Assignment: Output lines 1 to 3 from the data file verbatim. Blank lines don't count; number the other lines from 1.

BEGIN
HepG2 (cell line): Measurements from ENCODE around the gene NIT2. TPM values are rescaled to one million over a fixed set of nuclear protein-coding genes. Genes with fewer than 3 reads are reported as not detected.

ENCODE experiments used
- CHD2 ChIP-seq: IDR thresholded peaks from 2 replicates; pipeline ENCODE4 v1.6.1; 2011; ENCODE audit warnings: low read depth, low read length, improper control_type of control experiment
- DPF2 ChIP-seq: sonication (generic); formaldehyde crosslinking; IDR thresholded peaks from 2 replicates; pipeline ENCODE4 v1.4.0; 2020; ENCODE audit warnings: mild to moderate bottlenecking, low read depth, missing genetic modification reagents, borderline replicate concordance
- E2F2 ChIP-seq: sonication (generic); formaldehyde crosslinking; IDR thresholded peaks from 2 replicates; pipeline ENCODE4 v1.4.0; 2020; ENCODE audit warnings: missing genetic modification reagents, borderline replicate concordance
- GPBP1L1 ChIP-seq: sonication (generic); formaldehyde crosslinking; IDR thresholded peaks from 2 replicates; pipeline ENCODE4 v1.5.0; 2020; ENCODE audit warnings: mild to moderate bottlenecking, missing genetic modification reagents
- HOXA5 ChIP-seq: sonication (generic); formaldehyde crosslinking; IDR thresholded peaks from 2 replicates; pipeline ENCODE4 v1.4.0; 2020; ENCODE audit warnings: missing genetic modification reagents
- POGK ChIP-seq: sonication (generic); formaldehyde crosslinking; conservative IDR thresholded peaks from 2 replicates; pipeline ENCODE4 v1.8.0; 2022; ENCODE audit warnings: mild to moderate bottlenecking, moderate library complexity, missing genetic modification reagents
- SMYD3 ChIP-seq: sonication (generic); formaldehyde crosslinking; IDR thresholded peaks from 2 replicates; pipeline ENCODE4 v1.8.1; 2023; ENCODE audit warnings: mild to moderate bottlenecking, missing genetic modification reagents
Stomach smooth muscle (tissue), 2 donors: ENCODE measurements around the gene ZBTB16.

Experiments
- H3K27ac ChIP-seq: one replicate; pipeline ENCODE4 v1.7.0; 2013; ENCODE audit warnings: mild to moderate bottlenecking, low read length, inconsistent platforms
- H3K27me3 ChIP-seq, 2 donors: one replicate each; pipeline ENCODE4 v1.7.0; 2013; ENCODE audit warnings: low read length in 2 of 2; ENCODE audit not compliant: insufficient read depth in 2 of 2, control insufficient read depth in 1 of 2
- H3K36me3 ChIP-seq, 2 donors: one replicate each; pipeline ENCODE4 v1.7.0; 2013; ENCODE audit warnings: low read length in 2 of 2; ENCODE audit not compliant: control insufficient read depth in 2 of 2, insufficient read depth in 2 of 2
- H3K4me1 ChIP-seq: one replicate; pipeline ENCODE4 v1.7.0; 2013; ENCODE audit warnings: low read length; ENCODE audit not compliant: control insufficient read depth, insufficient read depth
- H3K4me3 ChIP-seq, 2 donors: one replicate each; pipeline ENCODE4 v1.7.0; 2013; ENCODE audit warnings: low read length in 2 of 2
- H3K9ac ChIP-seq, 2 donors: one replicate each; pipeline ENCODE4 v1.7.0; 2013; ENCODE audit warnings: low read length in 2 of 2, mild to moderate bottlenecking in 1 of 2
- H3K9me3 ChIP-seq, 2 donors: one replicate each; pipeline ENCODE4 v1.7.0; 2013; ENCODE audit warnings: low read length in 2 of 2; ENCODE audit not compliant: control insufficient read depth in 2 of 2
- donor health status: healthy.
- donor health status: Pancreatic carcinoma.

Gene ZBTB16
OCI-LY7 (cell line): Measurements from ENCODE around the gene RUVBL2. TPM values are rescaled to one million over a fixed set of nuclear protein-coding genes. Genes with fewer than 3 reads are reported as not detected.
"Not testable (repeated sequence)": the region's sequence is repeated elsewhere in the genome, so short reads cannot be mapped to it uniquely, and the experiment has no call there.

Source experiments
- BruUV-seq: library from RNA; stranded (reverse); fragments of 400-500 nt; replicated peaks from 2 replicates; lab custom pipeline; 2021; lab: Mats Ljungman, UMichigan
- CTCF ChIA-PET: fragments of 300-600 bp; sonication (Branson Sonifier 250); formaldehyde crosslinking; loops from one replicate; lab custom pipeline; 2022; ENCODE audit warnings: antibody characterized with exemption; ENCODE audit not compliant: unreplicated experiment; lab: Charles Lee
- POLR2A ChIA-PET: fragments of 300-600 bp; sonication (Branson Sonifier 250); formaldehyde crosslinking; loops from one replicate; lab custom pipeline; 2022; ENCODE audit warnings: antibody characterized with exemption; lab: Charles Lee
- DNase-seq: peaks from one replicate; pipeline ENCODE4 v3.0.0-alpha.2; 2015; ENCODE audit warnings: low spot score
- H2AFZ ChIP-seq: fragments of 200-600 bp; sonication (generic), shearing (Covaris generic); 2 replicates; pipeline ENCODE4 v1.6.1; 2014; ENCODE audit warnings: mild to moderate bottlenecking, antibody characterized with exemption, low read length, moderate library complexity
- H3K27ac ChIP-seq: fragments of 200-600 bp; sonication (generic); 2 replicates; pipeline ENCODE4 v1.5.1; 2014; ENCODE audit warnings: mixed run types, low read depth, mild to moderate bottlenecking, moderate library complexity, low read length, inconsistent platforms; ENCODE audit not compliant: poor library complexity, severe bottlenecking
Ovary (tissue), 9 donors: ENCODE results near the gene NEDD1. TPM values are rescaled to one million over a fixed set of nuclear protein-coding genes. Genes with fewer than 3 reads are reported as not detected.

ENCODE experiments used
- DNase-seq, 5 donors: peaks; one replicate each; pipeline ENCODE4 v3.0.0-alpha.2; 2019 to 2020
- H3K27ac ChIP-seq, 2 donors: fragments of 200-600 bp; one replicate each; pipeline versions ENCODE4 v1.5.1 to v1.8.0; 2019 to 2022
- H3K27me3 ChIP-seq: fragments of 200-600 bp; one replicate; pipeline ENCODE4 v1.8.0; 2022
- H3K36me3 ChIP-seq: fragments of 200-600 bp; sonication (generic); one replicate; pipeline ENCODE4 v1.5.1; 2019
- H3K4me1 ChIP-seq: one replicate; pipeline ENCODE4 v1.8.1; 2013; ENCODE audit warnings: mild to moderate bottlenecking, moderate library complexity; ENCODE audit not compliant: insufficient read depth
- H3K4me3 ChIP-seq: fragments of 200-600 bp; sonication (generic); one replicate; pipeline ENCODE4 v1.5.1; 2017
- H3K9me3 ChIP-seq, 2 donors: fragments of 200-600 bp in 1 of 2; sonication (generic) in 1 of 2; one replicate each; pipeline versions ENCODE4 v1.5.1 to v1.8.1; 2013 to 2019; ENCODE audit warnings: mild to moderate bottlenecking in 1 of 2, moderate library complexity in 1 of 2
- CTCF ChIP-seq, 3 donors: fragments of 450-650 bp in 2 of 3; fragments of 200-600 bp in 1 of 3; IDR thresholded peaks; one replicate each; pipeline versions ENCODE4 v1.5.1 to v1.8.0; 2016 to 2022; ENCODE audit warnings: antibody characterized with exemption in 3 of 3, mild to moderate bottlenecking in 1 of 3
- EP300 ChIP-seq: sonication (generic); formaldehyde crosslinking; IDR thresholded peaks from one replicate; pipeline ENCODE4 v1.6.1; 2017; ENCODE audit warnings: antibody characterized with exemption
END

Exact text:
HepG2 (cell line): Measurements from ENCODE around the gene NIT2. TPM values are rescaled to one million over a fixed set of nuclear protein-coding genes. Genes with fewer than 3 reads are reported as not detected.

ENCODE experiments used
- CHD2 ChIP-seq: IDR thresholded peaks from 2 replicates; pipeline ENCODE4 v1.6.1; 2011; ENCODE audit warnings: low read depth, low read length, improper control_type of control experiment